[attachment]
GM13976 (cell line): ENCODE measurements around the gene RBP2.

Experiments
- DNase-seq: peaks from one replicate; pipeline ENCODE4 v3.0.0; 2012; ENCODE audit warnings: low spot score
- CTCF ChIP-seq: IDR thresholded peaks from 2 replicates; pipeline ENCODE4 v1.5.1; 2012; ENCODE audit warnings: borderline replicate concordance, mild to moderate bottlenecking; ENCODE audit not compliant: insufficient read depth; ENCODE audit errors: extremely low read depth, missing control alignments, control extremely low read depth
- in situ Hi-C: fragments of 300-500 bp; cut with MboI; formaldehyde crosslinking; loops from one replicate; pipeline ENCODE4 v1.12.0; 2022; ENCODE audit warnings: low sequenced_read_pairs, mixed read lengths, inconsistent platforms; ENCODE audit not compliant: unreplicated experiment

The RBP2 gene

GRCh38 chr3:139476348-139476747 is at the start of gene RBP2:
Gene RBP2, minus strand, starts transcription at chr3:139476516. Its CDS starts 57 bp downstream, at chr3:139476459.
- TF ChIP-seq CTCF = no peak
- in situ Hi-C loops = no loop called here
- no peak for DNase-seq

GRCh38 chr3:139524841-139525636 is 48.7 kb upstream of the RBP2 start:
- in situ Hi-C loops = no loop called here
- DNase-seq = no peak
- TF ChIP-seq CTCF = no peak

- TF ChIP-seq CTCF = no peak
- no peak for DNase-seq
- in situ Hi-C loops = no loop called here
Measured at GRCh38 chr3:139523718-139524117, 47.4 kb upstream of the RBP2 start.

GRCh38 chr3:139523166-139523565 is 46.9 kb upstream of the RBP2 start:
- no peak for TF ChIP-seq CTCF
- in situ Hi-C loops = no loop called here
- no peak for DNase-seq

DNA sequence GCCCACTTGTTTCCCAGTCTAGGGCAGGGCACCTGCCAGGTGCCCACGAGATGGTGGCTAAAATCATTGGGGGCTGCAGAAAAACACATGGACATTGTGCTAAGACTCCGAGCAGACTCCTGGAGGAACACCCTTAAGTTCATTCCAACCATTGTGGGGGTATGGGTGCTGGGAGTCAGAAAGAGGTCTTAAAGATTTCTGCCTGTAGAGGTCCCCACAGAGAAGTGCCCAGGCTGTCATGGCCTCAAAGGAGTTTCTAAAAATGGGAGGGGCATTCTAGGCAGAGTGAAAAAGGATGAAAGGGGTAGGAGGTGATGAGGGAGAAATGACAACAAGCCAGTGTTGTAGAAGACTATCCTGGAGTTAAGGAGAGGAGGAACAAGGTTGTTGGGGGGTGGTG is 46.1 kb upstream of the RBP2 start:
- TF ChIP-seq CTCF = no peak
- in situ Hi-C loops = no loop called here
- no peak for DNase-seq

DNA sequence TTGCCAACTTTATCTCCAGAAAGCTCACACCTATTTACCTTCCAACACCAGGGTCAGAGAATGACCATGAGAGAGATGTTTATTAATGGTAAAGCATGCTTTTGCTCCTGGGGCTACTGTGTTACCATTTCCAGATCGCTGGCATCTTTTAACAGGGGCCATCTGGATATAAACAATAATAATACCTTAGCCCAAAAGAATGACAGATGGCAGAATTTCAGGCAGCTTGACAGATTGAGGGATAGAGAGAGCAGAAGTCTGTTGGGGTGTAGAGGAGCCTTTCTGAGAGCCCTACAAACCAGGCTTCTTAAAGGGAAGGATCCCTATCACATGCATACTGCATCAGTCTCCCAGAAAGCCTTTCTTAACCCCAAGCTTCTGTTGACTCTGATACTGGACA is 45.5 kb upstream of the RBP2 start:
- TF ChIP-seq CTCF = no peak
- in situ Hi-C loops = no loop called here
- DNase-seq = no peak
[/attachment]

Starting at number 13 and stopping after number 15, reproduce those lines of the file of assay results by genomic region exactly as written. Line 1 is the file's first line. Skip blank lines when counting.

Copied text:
- in situ Hi-C loops = no loop called here
- DNase-seq = no peak
- TF ChIP-seq CTCF = no peak